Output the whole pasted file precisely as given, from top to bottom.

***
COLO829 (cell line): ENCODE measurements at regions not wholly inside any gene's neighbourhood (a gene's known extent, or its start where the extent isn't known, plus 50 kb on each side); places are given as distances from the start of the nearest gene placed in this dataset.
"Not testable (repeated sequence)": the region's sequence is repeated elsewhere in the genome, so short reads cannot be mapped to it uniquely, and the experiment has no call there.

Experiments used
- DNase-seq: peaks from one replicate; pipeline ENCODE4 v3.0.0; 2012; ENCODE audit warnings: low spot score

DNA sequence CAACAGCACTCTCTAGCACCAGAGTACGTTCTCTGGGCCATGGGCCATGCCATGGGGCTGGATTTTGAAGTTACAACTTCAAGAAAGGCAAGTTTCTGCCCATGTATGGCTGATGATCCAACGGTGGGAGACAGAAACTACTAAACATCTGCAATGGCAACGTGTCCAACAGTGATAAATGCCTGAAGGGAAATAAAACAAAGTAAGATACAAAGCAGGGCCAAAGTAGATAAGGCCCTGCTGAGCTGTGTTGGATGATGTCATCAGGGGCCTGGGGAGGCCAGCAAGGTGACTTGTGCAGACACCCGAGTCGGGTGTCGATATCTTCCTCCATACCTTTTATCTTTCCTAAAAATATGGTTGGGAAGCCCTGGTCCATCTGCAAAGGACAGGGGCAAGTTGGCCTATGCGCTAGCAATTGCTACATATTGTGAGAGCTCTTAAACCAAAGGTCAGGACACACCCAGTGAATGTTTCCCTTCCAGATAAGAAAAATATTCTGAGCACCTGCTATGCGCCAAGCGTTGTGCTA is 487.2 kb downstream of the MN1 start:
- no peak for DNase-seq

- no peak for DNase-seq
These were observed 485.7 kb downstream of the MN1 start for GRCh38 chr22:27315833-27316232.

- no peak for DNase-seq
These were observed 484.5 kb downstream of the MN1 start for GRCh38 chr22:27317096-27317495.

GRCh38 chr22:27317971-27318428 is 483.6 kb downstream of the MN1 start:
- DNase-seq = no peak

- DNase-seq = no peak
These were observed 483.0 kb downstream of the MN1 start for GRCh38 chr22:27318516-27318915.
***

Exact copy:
COLO829 (cell line): ENCODE measurements at regions not wholly inside any gene's neighbourhood (a gene's known extent, or its start where the extent isn't known, plus 50 kb on each side); places are given as distances from the start of the nearest gene placed in this dataset.
"Not testable (repeated sequence)": the region's sequence is repeated elsewhere in the genome, so short reads cannot be mapped to it uniquely, and the experiment has no call there.

Experiments used
- DNase-seq: peaks from one replicate; pipeline ENCODE4 v3.0.0; 2012; ENCODE audit warnings: low spot score

DNA sequence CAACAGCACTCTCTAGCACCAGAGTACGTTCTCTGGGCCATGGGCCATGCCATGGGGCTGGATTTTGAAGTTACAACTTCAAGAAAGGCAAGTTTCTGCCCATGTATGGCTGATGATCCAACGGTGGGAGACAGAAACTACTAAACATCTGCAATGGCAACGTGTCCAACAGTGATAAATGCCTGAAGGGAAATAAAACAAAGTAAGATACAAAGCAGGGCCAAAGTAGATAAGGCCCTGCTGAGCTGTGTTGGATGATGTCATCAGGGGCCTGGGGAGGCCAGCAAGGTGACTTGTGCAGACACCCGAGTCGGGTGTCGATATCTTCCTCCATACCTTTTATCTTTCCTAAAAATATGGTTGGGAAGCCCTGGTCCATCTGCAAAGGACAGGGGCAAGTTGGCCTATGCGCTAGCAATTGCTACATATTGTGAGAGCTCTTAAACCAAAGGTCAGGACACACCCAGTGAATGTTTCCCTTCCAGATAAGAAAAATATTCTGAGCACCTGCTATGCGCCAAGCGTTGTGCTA is 487.2 kb downstream of the MN1 start:
- no peak for DNase-seq

- no peak for DNase-seq
These were observed 485.7 kb downstream of the MN1 start for GRCh38 chr22:27315833-27316232.

- no peak for DNase-seq
These were observed 484.5 kb downstream of the MN1 start for GRCh38 chr22:27317096-27317495.

GRCh38 chr22:27317971-27318428 is 483.6 kb downstream of the MN1 start:
- DNase-seq = no peak

- DNase-seq = no peak
These were observed 483.0 kb downstream of the MN1 start for GRCh38 chr22:27318516-27318915.